Stuff You Should Really Be Into 4 – Too Many Darn Sequels

Time to level. I haven’t been updating much because I kind of got out of the groove with reviewing what with being a third year university student and all. That said, I have played a lot of games this year like Sleeping Dogs, Dishonored, Bioshock Infinite, Tomb Raider, Transformers: War For Cybertron, Inazuma Eleven Far Cry 3, not to mention the news 3DS I bought myself. So maybe you’ll be getting more reviews soon. But until then, I’ve recently discovered a treasure trove of my new nerdvana: retro videogame webshows. So here’s some of the stuff I like in no particular order.

Pat the NES Punk

Where The Angry Video Game Nerd uses excessive swearing (and if you don’t mind/like/can get past that, his show is pretty damn great), Pat uses excessive self-deprecation.

His purview is NES games, believe it or not. He reviews games good, bad and somewhere inbetween. If you’re interested, you can find his stuff on YouTube, Blip, &

PushingUpRoses’s A Second Look At

A reviewer of old PC adventure games, PushingUpRoses also has a pretty large amount of Let’s Plays with various webshow folk you might be familiar with like Paw. Her stuff can be found on YouTube, Blip and

Note: Her Let’s Plays are not on


General 8 and 16-bit game stuff. Sometimes it’s reviews, other times it’s discussing things like censorshipin Nintendo games or stress-testing NES carts. It’s an enjoyable mix.

Only a small about of Rinry’s stuff is up on, the rest can be found on her YouTube channel.

Roo of the Clan of the Grey Wolf’s 16 Bit Gems

Another contributor, Roo creates the 16 Bit Gems show. Which, believe it or not, is dedicated to reviewing SNES games you might not have heard of but are, well, hidden gems. That last sentence has too many commas, doesn’t it? Oh, well, you’ll, live, probably,.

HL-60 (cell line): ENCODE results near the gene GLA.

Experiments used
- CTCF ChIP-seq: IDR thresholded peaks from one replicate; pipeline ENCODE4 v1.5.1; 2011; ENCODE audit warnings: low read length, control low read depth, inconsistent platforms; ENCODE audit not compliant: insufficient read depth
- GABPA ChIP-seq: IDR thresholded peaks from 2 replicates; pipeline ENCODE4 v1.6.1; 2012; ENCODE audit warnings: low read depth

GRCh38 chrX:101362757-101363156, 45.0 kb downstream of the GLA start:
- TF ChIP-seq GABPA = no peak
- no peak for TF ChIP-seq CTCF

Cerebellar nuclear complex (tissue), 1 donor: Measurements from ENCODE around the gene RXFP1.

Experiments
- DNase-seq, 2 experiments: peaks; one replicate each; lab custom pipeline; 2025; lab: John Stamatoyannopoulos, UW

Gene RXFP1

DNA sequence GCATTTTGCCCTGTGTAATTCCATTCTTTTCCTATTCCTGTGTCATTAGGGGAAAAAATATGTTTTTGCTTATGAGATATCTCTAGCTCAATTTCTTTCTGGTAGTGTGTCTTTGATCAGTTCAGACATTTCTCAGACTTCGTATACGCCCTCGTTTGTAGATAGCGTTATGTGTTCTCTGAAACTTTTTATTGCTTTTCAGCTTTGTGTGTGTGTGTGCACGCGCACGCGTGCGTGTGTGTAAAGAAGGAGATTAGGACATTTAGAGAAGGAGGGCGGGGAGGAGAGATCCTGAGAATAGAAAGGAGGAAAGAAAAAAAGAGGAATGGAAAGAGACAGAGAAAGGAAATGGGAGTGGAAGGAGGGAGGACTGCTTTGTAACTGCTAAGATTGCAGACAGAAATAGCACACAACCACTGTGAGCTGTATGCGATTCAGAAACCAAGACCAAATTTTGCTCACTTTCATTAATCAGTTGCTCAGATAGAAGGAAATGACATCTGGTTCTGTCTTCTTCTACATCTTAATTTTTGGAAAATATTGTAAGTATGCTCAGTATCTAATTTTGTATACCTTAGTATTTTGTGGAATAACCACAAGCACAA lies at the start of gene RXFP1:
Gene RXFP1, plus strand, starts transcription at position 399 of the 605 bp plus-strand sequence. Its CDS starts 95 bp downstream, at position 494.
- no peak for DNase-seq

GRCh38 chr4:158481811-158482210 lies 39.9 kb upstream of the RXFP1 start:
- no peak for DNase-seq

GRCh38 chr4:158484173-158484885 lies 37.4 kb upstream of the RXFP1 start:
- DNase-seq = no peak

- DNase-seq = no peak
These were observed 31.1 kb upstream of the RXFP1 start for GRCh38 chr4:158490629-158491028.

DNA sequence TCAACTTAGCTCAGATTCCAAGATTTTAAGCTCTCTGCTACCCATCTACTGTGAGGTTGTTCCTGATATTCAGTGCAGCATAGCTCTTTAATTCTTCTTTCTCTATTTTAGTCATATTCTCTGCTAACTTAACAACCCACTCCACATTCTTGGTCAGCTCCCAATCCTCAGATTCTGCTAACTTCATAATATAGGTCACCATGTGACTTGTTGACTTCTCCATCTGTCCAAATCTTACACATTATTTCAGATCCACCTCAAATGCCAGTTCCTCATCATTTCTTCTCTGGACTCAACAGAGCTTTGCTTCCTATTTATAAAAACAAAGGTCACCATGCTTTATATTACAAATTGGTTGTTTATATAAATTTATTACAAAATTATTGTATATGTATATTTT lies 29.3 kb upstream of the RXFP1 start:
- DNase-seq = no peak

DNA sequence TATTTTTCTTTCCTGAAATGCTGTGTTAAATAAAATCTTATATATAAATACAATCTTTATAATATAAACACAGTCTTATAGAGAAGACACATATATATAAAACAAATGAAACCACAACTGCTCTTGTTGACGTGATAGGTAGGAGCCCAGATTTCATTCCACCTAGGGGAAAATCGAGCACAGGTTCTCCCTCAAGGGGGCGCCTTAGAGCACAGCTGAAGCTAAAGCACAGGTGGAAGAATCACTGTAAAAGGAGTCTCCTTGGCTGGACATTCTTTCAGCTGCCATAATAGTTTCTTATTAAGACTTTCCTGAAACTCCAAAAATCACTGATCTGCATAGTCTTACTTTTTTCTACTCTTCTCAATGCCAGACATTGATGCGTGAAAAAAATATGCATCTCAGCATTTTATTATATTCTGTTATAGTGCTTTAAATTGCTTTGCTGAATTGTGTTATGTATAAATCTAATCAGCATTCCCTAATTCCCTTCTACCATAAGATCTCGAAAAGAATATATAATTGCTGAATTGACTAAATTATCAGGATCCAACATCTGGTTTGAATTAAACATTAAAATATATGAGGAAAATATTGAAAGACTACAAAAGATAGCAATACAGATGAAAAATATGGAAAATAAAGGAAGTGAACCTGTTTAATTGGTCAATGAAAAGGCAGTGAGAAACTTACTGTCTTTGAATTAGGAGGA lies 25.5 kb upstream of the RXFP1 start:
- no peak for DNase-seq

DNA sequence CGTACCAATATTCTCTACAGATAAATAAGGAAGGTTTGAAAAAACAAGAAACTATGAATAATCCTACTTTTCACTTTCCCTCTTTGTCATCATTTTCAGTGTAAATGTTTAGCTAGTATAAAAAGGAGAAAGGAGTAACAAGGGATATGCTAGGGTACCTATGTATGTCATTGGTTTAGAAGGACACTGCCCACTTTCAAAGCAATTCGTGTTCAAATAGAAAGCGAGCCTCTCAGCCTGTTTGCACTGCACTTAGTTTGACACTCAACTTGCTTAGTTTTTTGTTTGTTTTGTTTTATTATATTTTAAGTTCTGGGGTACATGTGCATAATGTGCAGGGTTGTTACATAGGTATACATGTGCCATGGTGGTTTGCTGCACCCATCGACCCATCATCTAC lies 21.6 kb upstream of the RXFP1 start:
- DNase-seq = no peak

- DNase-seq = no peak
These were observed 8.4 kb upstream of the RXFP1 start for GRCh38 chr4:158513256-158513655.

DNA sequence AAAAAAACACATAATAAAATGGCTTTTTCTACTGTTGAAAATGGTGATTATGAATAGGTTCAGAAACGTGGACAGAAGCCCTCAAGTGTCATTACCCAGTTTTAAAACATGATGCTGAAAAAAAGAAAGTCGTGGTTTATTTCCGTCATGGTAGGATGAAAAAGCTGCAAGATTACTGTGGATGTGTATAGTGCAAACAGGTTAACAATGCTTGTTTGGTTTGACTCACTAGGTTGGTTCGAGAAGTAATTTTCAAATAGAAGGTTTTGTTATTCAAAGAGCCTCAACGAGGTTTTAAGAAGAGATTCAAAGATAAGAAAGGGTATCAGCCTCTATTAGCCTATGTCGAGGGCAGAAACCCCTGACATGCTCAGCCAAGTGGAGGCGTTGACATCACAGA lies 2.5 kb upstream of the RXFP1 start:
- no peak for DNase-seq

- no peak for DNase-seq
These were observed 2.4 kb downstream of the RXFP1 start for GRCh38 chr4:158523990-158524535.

His Blip channel contains a lot of vlogs and such, so you might want to stick to watching his stuff on YouTube or

JewWario’s You Can Play This

A show dedicated to 8 & 16-bit Japanese games that you can import and play. Ever wanted to know which Japanese Famicom platformers to import? I haven’t, but I do love seeing periods of gaming history I’m all but ignorant of!

His stuff is on Blip, and YouTube.

The Video Game Years

A collaboration documentary project of many contributors which goes through video game history year by year and talks about the various milestones and oddities along the way. Available on & Blip, as well as the retroware YouTube channel.

One last thing

While I like what little of 8-Bit Alli there is so far, it’s still a very small amount. Put her under the “ones to watch” category, I guess. She’s also on & YouTube.

Another last thing

These content producers do so off their own backs and are only paid via ad revenue. If you’re going to watch their content, please disable any ad-blockers you normally use for these sites, or at least for as long as you’re watching there stuff. Watching on Blip will give them a better cut of the proceeds than YouTube, and if you do use an ad-blocker on Blip you’ll be forced to stare at a message about ad-blockers for 90 seconds instead of watching a 30 second advert, so it’s really not worth it.


Should I Buy? – Super House of Dead Ninjas